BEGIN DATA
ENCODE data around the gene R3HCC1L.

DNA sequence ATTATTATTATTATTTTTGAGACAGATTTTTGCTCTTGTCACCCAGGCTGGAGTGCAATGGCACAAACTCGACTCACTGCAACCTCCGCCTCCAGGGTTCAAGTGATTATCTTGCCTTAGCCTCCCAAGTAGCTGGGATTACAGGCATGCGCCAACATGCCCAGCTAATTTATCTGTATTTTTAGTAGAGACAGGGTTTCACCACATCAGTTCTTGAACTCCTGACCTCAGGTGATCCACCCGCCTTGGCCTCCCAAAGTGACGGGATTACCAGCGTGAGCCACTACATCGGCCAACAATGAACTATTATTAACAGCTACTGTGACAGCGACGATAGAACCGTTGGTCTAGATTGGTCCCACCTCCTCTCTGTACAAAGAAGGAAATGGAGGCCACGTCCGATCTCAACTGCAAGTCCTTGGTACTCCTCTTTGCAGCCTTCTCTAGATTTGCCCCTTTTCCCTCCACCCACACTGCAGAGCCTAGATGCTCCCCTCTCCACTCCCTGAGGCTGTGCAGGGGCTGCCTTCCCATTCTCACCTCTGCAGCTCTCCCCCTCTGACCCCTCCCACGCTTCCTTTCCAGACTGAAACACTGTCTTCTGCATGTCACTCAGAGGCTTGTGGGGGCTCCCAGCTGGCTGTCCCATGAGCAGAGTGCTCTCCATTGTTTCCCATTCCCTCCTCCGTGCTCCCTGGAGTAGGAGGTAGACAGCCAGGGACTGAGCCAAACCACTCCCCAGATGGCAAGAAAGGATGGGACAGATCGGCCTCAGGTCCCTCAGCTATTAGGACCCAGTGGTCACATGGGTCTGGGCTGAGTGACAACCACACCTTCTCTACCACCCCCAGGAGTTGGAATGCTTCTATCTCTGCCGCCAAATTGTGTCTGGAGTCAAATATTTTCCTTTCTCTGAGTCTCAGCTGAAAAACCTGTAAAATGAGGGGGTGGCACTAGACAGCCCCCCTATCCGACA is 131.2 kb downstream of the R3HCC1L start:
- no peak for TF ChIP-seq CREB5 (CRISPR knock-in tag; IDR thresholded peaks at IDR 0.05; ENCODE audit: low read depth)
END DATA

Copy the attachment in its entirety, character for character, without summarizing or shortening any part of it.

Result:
ENCODE data around the gene R3HCC1L.

DNA sequence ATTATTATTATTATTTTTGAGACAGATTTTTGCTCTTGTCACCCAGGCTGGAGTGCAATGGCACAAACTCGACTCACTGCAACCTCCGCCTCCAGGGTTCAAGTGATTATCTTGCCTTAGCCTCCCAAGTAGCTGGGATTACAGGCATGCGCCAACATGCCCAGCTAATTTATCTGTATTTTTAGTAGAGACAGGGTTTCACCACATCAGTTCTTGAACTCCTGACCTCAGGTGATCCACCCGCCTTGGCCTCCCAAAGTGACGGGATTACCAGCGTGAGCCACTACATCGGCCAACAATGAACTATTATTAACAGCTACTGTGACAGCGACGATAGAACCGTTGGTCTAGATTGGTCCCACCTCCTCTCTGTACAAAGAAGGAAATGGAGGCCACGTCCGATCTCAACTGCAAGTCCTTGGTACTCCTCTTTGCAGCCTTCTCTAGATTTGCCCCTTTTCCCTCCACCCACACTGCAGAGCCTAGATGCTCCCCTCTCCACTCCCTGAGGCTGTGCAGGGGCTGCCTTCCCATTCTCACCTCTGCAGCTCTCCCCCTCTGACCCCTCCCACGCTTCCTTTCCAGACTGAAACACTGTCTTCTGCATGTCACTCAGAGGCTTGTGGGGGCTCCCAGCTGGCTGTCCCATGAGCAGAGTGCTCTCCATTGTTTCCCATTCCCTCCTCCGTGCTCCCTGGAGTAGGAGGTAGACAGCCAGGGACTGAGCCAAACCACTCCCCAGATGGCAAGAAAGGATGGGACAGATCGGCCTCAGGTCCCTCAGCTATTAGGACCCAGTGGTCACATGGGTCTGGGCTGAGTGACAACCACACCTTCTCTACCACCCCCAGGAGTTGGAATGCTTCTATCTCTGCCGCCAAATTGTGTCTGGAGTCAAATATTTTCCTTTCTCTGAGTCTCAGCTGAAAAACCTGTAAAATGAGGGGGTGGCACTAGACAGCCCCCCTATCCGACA is 131.2 kb downstream of the R3HCC1L start:
- no peak for TF ChIP-seq CREB5 (CRISPR knock-in tag; IDR thresholded peaks at IDR 0.05; ENCODE audit: low read depth)